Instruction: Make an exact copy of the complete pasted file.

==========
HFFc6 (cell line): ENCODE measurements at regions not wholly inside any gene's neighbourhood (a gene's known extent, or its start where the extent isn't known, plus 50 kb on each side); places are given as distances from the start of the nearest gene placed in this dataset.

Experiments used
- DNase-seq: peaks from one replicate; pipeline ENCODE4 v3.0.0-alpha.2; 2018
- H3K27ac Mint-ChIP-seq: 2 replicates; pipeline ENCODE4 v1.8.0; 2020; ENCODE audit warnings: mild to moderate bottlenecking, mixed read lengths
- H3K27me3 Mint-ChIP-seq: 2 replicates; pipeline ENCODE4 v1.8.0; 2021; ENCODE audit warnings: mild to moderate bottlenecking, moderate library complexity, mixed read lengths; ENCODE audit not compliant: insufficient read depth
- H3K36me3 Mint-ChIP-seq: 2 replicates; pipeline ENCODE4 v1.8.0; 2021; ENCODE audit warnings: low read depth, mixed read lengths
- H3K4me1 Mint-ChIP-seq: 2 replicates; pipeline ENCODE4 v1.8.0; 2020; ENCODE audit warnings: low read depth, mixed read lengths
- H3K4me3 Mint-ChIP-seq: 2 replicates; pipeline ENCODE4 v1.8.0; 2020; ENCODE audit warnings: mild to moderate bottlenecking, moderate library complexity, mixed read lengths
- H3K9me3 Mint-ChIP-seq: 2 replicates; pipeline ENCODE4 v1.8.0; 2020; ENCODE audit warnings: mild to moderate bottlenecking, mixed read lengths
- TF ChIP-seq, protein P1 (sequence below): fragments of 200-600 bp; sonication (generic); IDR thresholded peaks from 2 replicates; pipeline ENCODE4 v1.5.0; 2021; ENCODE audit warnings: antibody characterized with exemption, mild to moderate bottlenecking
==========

HFFc6 (cell line): ENCODE measurements at regions not wholly inside any gene's neighbourhood (a gene's known extent, or its start where the extent isn't known, plus 50 kb on each side); places are given as distances from the start of the nearest gene placed in this dataset.

Experiments used
- DNase-seq: peaks from one replicate; pipeline ENCODE4 v3.0.0-alpha.2; 2018
- H3K27ac Mint-ChIP-seq: 2 replicates; pipeline ENCODE4 v1.8.0; 2020; ENCODE audit warnings: mild to moderate bottlenecking, mixed read lengths
- H3K27me3 Mint-ChIP-seq: 2 replicates; pipeline ENCODE4 v1.8.0; 2021; ENCODE audit warnings: mild to moderate bottlenecking, moderate library complexity, mixed read lengths; ENCODE audit not compliant: insufficient read depth
- H3K36me3 Mint-ChIP-seq: 2 replicates; pipeline ENCODE4 v1.8.0; 2021; ENCODE audit warnings: low read depth, mixed read lengths
- H3K4me1 Mint-ChIP-seq: 2 replicates; pipeline ENCODE4 v1.8.0; 2020; ENCODE audit warnings: low read depth, mixed read lengths
- H3K4me3 Mint-ChIP-seq: 2 replicates; pipeline ENCODE4 v1.8.0; 2020; ENCODE audit warnings: mild to moderate bottlenecking, moderate library complexity, mixed read lengths
- H3K9me3 Mint-ChIP-seq: 2 replicates; pipeline ENCODE4 v1.8.0; 2020; ENCODE audit warnings: mild to moderate bottlenecking, mixed read lengths
- TF ChIP-seq, protein P1 (sequence below): fragments of 200-600 bp; sonication (generic); IDR thresholded peaks from 2 replicates; pipeline ENCODE4 v1.5.0; 2021; ENCODE audit warnings: antibody characterized with exemption, mild to moderate bottlenecking